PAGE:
Providence, R.I. (December 27, 2021) - In response to the nation's highest rate of new coronavirus infections and an alarming rise in new hospitalizations, Rhode Island Governor Daniel McKee has adopted aggressive new measures to "flatten the curve" and reduce the strain on a hospital system that he characterized as "at a breaking point" at his December 15 press conference announcing the rules.
As of Monday, December 20, 2021, all Rhode Islanders are required to mask up before entering certain large businesses. Small businesses have the option of allowing people to enter mask-free if they produce proof that they are fully vaccinated for COVID-19.
Below is a brief summary of what employers and HR professionals need to know about Governor McKee's new indoor mask mandate.
Locations Where Masks Will Be Required
Rhode Islanders entering large indoor establishments with a capacity of 250 people or more, such as grocery stores, restaurants, big box retailers, theaters, concert venues, banquet halls, the Rhode Island Convention Center, and the Dunkin' Donuts Center, are required to wear a face mask. Masking is required for all entrants, regardless of their COVID-19 vaccination status.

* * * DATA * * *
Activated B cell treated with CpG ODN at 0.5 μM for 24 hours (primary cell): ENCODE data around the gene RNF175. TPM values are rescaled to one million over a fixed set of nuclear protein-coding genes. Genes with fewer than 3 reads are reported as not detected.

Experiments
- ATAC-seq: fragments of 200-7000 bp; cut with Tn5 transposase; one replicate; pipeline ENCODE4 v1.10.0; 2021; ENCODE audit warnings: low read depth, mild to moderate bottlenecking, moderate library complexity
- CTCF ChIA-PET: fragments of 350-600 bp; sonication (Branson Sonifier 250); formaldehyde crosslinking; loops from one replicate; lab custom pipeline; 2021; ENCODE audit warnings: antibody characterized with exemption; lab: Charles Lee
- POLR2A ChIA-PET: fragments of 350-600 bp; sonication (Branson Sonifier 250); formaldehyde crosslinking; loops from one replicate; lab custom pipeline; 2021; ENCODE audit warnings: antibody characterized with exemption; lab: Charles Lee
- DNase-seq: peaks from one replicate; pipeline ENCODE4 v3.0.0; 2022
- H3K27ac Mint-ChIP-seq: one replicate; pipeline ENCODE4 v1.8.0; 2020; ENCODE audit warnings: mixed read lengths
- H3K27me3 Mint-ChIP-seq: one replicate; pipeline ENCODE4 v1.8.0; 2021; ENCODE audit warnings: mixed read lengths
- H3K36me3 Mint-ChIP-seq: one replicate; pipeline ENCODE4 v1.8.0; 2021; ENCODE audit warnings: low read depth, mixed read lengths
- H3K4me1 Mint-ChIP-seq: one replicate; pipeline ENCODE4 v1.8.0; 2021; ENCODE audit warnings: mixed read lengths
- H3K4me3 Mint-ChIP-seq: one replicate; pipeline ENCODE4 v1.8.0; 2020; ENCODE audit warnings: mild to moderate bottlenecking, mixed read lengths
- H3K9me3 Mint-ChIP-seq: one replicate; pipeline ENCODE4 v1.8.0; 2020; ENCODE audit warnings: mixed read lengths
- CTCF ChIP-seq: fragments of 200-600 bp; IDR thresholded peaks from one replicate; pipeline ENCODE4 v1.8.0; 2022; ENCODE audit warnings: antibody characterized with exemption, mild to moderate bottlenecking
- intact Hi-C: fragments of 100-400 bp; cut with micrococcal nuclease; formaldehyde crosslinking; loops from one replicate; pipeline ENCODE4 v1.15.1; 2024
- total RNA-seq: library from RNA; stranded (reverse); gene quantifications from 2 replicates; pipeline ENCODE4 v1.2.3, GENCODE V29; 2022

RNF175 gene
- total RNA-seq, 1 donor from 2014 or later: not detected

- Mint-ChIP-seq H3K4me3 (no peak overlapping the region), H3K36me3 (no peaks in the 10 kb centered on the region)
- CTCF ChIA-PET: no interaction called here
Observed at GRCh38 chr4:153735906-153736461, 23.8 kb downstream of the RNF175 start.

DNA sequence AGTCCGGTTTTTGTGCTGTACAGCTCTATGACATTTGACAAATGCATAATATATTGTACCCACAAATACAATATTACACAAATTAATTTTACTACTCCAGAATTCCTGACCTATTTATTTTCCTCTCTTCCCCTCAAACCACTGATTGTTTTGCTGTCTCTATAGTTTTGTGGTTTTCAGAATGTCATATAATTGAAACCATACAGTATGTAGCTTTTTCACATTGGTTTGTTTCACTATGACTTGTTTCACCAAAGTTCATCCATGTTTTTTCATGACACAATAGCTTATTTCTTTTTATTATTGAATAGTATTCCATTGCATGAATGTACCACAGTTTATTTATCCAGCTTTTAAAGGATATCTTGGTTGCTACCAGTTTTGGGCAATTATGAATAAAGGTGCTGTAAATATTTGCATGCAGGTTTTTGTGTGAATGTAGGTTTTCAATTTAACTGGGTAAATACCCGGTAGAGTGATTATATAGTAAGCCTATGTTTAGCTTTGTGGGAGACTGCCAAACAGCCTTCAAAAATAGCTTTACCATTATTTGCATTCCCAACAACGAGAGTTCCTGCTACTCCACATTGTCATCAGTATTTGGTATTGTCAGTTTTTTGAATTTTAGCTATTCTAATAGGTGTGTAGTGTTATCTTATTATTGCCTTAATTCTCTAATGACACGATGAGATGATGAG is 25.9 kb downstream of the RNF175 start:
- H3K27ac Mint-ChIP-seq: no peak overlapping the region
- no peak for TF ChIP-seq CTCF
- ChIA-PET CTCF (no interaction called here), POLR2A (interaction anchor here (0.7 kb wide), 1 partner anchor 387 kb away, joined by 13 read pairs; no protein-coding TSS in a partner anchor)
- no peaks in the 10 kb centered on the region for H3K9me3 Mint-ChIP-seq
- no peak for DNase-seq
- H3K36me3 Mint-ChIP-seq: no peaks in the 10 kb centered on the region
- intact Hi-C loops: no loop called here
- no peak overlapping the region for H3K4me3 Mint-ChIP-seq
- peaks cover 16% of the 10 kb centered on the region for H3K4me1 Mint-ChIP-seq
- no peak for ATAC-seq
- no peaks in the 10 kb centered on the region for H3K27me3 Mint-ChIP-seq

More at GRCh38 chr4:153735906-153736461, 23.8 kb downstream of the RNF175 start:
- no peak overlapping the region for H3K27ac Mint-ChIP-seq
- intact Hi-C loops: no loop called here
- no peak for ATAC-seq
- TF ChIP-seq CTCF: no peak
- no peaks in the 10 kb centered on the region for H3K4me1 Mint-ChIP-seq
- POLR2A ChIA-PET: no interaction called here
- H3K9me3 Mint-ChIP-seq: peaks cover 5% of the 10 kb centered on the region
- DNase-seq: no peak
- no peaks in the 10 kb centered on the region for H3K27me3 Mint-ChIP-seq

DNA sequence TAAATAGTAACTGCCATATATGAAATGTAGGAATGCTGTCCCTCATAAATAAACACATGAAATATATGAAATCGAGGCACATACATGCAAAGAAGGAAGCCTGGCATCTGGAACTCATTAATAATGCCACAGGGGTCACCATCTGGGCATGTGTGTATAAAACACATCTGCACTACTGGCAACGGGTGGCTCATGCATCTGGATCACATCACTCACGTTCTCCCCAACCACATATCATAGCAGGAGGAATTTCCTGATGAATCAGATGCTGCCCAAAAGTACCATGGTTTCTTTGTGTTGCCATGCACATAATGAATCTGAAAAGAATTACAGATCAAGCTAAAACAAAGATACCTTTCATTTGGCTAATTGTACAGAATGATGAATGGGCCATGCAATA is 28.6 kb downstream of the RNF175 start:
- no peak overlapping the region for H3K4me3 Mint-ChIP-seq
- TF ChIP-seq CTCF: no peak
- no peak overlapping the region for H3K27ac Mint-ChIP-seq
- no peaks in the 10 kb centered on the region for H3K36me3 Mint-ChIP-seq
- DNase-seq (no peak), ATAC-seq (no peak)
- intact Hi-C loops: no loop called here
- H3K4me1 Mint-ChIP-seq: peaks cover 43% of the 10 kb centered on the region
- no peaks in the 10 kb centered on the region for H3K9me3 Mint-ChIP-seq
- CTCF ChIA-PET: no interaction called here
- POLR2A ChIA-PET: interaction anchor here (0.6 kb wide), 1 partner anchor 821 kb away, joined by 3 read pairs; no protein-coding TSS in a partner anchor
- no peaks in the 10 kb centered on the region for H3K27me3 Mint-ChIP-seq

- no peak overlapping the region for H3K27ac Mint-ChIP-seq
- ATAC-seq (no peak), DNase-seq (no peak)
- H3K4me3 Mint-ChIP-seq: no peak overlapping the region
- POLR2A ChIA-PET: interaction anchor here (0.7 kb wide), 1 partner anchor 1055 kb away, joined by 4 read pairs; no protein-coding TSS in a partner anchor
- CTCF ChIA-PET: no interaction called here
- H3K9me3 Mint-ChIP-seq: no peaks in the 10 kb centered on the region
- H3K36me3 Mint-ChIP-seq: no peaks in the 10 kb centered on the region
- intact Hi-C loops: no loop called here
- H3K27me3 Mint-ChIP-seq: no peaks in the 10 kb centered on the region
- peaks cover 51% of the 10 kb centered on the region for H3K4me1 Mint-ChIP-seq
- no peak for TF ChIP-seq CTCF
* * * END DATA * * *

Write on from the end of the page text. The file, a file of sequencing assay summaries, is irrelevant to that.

Smaller indoor establishments with a capacity of less than 250 people must present entrants with a choice: mask or vax. Fully vaccinated patrons are permitted to enter small businesses such as coffee shops, nail salons, barber shops, hairdressers, bookstores, and boutiques unmasked if they are able prove that they are fully vaccinated for COVID-19.
Proving COVID-19 Vaccination Status
Customers entering a small business can prove their vaccination status by showing their vaccination card, a photo of their vaccination card, or a printout of their vaccination records. Governor McKee also announced that the State of Rhode Island will be rolling out imminently a mobile app that will make it easier for Rhode Islanders to prove their vaccination status.
A person is considered "fully vaccinated" two weeks after their second dose of an mRNA vaccine (Pfizer or Moderna) or a single dose of a one-shot vaccine (Johnson & Johnson).
Flexibility for Small Businesses
As many small businesses may find it burdensome to ask entrants to prove their COVID-19 vaccination status, Governor McKee's masking order permits them to impose indoor mask mandates in lieu of requiring proof of vaccination.
Masking in the Office
Governor McKee's executive order does not require office-based employers to impose or reimpose indoor mask mandates. However, many of Rhode Island's largest private employers already have done so for employees who are unvaccinated or partially vaccinated.
Rhode Island Commerce Secretary Stefan Pryor indicated that the focus of the Governor's indoor mask mandate is "customer facing" businesses.
Duration of the Indoor Masking Mandate
Governor McKee's executive order lasts for only one month. However, the Governor has not ruled out extending his order, as necessary, to respond to worsening public health conditions.
Penalties for Violation
At present, there are no penalties for non-compliance with the Governor's indoor mask mandate. Governor McKee has not ruled out penalties and indicated at his press conference that enforcement details are still being worked out.
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